My conclusion is that we should take this statement like the Sermon on the Mount. It is true, yes, but it was spoken more for the shock value of how deep our sin is than trying to give us an instruction book on how to handle marital conflict. Consider that another version of the same statement occurs in Matthew 5, right after how we should pluck out our eye if it makes us stumble.

    Like

  86. “I started to read the divorce paper by Robert Gagnon but I only got to this quote:

    What is at stake here? The practical implications of Instone-Brewer’s argument could be far-reaching. The broad classification of “material or emotional neglect” could be misused to permit divorce for almost anything.”

    This is how most of them start out with a refutation of I-B. Piper, too. As if most Believers are so stupid they would divorce over not taking out the garbage on time as neglect.

    Rarely do they take on his contextual Hebrew scholarship. A bit tough to do since he is a Hebrew scholar who takes the whole pericope into consideration.

    Piper goes back to Genesis 3 to make his ridiculous case for stupid evil deceived women who want to rule over men. But Piper is no scholar. And Gruden has proven over and over he plays fast and loose with scholarship to make his point. This is a man who once used the writing of Epiphanius to prove his thesis Junia was a man, conveniently leaving out he also claimed Priscia was a man, too.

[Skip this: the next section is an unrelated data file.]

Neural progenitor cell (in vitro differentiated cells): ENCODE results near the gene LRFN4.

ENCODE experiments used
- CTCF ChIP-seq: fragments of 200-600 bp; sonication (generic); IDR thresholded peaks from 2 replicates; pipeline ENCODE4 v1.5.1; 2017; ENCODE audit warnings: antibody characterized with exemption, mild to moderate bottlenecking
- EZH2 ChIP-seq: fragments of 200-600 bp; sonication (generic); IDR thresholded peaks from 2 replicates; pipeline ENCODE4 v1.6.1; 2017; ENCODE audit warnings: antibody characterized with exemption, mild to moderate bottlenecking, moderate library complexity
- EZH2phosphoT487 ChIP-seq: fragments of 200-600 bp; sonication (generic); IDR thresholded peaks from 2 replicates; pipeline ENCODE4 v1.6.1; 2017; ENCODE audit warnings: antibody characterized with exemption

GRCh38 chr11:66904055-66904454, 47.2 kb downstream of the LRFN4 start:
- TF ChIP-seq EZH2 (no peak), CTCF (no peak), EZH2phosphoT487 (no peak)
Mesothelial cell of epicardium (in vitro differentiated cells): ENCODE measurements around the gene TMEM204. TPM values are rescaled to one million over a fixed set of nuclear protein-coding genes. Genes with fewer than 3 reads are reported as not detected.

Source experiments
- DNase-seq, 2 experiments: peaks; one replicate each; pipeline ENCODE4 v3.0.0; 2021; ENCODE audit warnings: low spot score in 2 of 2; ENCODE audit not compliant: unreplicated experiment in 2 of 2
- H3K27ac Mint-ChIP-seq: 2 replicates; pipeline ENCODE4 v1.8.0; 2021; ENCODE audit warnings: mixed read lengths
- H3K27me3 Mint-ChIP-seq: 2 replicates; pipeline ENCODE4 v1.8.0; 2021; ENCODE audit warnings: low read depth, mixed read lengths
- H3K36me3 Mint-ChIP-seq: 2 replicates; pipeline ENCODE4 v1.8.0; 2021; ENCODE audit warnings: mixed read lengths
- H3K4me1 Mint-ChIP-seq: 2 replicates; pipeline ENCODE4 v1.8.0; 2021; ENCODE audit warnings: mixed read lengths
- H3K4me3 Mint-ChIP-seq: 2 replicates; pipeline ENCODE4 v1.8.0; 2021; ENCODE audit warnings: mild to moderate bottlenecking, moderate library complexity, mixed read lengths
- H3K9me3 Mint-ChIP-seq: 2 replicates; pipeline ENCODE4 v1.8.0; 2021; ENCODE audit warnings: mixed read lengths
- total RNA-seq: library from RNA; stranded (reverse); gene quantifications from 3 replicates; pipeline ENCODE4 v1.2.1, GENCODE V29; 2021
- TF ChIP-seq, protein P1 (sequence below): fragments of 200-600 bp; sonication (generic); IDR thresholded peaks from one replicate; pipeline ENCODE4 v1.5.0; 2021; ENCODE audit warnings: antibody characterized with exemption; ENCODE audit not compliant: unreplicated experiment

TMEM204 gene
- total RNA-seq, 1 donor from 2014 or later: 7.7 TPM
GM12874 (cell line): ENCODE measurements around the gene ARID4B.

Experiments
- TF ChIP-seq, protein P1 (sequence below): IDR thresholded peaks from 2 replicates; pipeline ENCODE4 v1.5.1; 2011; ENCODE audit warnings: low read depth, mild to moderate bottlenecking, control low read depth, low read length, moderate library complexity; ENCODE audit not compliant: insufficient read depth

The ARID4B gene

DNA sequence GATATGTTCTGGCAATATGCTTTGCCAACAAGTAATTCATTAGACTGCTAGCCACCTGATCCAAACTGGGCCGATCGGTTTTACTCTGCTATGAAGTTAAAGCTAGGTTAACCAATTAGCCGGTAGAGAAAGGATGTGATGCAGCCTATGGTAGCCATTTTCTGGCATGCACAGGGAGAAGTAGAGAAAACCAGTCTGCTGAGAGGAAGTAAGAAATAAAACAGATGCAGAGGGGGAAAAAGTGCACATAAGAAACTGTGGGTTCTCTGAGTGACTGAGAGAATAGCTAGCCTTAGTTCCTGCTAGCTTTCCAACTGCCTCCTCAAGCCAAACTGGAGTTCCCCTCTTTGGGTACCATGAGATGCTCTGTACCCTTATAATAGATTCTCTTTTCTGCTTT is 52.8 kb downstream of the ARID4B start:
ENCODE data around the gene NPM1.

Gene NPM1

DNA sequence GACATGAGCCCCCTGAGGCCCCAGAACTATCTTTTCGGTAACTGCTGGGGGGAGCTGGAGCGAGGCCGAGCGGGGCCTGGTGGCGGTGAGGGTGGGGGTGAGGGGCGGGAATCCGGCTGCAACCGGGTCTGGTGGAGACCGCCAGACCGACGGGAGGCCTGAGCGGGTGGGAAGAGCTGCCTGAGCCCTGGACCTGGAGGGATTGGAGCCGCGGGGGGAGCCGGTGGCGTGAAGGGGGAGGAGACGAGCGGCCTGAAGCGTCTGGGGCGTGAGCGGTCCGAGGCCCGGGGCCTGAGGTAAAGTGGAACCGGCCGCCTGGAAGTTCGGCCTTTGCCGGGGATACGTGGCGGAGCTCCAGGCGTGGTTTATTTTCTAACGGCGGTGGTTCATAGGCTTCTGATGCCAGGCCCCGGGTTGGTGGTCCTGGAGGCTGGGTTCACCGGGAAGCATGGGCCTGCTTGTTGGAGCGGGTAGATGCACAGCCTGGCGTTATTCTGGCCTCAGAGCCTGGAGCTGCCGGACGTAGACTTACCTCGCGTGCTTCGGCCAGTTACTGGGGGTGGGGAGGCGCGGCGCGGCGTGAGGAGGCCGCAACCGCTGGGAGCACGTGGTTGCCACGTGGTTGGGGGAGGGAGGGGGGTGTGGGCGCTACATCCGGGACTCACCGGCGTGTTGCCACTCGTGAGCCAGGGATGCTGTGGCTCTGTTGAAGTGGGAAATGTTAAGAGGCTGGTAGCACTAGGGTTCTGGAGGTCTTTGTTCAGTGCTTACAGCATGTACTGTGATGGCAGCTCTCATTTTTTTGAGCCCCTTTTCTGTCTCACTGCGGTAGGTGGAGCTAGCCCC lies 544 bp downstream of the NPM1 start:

But one thing is usually the case, they don’t take on the I-B’s Hebrew.

    So the scholarly question is not how far people interpret neglect ( where was this ancient woman going to go- live in a cave? Neglect has cultural/contractual implications) but whether or not neglect is a viable interpretation and what that meant in the contractural relationship within the law. Then we need historical context for the Pharisee use of “any cause” divorce for which Jesus was speaking. That last part is usually left out or sorely interpreted.

    My view is when they start badly they usually end badly so like you I didn’t bother to go on. Back when I was really researching this it was this same thing over and over.

    Liked by 1 person

  87. lydia00

    Based on what I wrote way way way above, my conclusions, which by the way shows that the original question by the Pharisees had nothing to do with divorce, but “PUT AWAY” (AKA Send away), is that the Pharisees were allowing “send away” for any reason, not requiring a divorce. And THAT alone is what causes adultery when the sent away spouse “marries” another person, because that “another” person is really an additional person. The old marriage was not severed by divorce.

    This is the basis for my argument, because there is no such thing as a divorce for the cause of adultery in the days of Jesus. No such thing. It’s just death.